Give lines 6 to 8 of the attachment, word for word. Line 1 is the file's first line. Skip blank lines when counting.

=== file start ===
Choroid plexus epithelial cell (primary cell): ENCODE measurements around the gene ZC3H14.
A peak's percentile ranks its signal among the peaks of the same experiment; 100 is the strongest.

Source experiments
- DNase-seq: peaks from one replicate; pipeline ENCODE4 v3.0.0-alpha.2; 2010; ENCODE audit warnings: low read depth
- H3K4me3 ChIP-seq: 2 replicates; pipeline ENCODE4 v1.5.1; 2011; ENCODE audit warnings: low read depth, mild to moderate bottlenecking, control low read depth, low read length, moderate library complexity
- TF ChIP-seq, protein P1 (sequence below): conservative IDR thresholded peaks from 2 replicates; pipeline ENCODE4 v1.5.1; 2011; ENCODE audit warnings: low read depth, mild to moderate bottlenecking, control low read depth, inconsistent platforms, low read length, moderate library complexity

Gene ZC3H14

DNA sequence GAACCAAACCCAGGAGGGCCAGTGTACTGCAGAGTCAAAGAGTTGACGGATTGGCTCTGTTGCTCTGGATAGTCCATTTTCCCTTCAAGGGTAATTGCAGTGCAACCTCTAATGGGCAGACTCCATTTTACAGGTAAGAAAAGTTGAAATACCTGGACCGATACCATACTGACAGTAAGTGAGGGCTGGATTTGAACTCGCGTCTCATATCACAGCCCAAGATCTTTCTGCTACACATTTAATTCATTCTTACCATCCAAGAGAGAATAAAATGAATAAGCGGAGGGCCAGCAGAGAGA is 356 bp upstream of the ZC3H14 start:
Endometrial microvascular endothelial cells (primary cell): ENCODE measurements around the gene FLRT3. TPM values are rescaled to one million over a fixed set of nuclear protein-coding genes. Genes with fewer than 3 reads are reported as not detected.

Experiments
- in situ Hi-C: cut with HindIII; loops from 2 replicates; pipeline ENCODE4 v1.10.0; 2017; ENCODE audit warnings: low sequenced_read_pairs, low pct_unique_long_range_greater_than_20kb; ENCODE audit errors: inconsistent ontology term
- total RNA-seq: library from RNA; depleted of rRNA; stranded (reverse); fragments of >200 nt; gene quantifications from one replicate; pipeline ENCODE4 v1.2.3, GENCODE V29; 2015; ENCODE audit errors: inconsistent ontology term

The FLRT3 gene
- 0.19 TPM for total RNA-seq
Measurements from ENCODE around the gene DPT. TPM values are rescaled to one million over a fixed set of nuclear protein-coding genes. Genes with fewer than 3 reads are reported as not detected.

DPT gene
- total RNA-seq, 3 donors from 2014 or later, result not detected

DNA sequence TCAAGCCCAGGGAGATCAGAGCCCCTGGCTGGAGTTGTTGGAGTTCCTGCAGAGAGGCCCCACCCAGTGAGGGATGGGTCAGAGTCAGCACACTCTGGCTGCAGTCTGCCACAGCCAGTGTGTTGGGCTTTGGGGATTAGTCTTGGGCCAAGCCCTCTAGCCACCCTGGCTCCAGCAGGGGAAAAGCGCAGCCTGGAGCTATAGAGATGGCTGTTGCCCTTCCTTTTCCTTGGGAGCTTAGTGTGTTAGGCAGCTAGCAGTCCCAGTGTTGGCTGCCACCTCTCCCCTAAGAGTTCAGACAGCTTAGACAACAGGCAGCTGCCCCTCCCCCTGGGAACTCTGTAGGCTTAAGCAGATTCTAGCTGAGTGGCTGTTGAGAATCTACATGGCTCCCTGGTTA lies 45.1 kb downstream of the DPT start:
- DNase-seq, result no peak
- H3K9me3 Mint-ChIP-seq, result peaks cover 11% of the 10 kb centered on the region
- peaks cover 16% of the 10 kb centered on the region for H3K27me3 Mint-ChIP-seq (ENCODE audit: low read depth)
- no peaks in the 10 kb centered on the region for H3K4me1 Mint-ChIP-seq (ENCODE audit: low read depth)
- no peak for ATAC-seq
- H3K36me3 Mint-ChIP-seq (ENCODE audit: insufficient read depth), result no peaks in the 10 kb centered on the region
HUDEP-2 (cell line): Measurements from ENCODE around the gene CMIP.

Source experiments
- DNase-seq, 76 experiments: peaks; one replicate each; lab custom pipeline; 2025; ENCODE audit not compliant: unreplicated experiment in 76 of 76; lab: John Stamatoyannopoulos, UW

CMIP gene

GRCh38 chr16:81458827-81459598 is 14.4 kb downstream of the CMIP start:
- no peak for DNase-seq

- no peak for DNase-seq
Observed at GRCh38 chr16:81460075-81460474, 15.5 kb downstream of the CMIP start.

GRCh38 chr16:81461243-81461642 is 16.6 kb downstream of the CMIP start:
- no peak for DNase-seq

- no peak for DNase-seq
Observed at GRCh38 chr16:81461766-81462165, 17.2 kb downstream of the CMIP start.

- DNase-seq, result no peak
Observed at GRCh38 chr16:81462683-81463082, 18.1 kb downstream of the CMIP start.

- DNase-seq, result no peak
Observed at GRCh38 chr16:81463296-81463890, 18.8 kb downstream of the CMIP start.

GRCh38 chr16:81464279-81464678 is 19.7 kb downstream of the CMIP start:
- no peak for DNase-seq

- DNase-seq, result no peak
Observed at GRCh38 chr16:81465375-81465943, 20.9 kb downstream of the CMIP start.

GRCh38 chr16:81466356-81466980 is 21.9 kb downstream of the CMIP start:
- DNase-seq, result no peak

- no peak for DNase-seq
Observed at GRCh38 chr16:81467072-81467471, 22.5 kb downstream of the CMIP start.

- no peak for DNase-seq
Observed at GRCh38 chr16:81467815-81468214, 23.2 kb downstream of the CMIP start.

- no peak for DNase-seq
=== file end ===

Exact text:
- TF ChIP-seq, protein P1 (sequence below): conservative IDR thresholded peaks from 2 replicates; pipeline ENCODE4 v1.5.1; 2011; ENCODE audit warnings: low read depth, mild to moderate bottlenecking, control low read depth, inconsistent platforms, low read length, moderate library complexity

Gene ZC3H14

DNA sequence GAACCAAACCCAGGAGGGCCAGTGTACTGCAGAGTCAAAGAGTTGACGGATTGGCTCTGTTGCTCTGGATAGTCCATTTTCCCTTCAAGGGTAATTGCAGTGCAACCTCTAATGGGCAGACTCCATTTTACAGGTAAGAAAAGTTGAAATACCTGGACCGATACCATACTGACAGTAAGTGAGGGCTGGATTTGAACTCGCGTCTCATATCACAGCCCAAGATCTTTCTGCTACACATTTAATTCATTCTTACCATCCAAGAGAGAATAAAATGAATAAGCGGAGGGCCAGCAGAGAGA is 356 bp upstream of the ZC3H14 start: